Games - Board (Historical)
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Ryan S. Johnson
Bruce P. Dowrie
No demo available
A war out of myth and legend, now more likely to be historical fact. The Trojan War is the story told by Homer of the conflict between the Achaeans, led by by the Mycenaean king Agamemnon, and the power city state of Troy in northwest Asia Minor.
The Trojan War board game puts this legendary conflict onto your table top with a massive Greek force having landed on the beaches near Troy and preparing to lay Siege. Only Troy has a formidable military of its own and some of the strongest walls of any fortified city in the ancient world. The Greek force must attempt to lay siege and sack Troy before Troy and its local allies can grow strong enough to challenge the Greek force on the open battlefield.
All of the legends come out to play, introducing Hero Units such as Achilles, and Ajax, Hector and Paris, Menelaus, Odysseus and more. Upon landing the massive Greek army will have a strong military advantage and the Greek forces are back by a more numerous host of Hero Units as well. The Trojan player must decide weather to engage in battle outside of Troy, pull everything back behind its safe walls, or get part of the Trojan army clear of the city and out into the countryside where it can harass the Greeks and support the troops raised by Troy's allies.
As all sieges in classical time, supply becomes a critical issue. Namely, food. And the Greek army did no bring enough extra to sit outside of Troy forever. Nor do the Trojan have an endless store of food and their ability to grow more inside is limited. Hence the conflict must ultimately spread to involve all of the local city states in northwest Asia Minor, all but one of which is an ally of Troy. The Greeks can send detachments of their forces out into the broader game map to sack Troy's lessor allies and steal their saved food stores, or the Greeks may embark upon the conquest of those cities and secure extra food production every turn. Of course, for each city conquered, the rest of Troy allies will begin to marshal more of their resources and recruit larger armies.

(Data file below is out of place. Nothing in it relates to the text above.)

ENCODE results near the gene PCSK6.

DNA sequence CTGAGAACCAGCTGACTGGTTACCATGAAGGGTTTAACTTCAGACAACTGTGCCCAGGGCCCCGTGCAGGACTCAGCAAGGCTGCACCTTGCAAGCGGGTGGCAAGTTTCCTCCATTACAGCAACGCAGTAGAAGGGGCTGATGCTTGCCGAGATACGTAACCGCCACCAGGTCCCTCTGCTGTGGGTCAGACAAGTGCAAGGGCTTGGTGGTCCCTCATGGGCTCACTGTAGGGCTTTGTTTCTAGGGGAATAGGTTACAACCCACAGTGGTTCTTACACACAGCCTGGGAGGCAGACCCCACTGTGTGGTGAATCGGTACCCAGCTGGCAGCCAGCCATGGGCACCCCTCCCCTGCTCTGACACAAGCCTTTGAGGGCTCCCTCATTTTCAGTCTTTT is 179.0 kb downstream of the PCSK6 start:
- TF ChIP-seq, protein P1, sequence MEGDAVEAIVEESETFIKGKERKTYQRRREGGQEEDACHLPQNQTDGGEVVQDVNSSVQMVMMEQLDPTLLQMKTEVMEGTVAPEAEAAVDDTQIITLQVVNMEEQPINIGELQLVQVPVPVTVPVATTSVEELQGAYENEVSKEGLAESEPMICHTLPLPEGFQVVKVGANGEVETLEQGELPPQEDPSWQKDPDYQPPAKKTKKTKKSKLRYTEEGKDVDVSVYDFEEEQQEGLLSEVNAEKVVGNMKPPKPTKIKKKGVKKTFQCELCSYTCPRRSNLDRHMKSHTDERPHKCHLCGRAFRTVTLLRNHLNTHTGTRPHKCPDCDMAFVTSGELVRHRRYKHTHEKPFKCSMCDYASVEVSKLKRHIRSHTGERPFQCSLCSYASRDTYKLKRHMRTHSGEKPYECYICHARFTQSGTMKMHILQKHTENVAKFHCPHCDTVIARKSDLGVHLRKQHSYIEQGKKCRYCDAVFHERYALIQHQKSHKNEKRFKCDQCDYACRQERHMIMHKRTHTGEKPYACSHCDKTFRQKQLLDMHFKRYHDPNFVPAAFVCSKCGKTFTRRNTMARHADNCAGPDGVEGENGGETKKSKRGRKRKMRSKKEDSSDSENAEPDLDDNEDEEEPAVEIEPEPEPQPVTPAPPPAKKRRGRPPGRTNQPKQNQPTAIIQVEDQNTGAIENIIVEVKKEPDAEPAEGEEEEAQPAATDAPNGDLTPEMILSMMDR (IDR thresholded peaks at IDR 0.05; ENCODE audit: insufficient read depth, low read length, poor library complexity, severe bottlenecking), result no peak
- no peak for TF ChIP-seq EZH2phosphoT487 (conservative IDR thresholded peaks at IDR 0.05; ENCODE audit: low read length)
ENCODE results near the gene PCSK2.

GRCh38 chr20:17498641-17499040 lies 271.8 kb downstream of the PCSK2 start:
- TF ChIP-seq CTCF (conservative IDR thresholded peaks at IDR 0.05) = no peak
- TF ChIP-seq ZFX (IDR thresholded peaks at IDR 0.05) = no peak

Troy itself can build one new unit per turn and its various allies can build new units ranging from every other turn all the way to one unit every 11th turn. Assuming Greek conquests don't speed up that process. So the Greek army, very large at the start of play, gets no reinforcements throughout the game while Troy and its allies slowly recruit and field more units. Securing food points to feed the Greek army is a constant challenge and controlling the countryside so that Troy's allies can not get extra food to Troy to help re-supply them is even harder.
The longer the Greeks sit outside of Troy the more desperate their situation will become and the more of a threat Troy's allies can become (assuming the Greeks did employ a strategy of trying to conquer them all). Further, in following the events from Homer's epic, Troy has allies and after enough time passes, those allied forces will arrive. First comes the mighty warrior Memnon and his army to assist Troy. Then Penthesilea and her army of Amazon warriors. And lastly, the easterly most of Troy's allied cities on the map, and also a likely major trading outpost for the Hittite Empire, late in the game will receive a sizable Hittite army that will be coming to Troy's aid. If the Greeks have not decimated the Trojan army enough by this point to succeed in an outright siege of the city walls they will have little choice left but to try the Trojan Horse gambit. A desperate move, but the Greeks best chance of getting fighting men inside the city. And by game rules, the longer the Greeks can wait to employ this tactic, the more likely it the ruse will be believed by the Trojans...
The Trojan War Board Game comes with a 11" x 17" map of western Asia Minor with Troy and its allies, plus a 8 1/2" x 11" zone map of the city of Troy itself. Game rules and all the cut out game chits needed to represent the Greek and Trojan forces. You will need D10s that do not come with this PDF.
Comments from customers
|Based on reading only. Some OK ideas for heroes in mass combat, and the tension between 'storming' and 'sieging' is a good idea - not sure that it will work as shown, though. Looks quite fiddly to play. Components bland but rules fairly clear..
|An interesting addition to the field of ancient warfare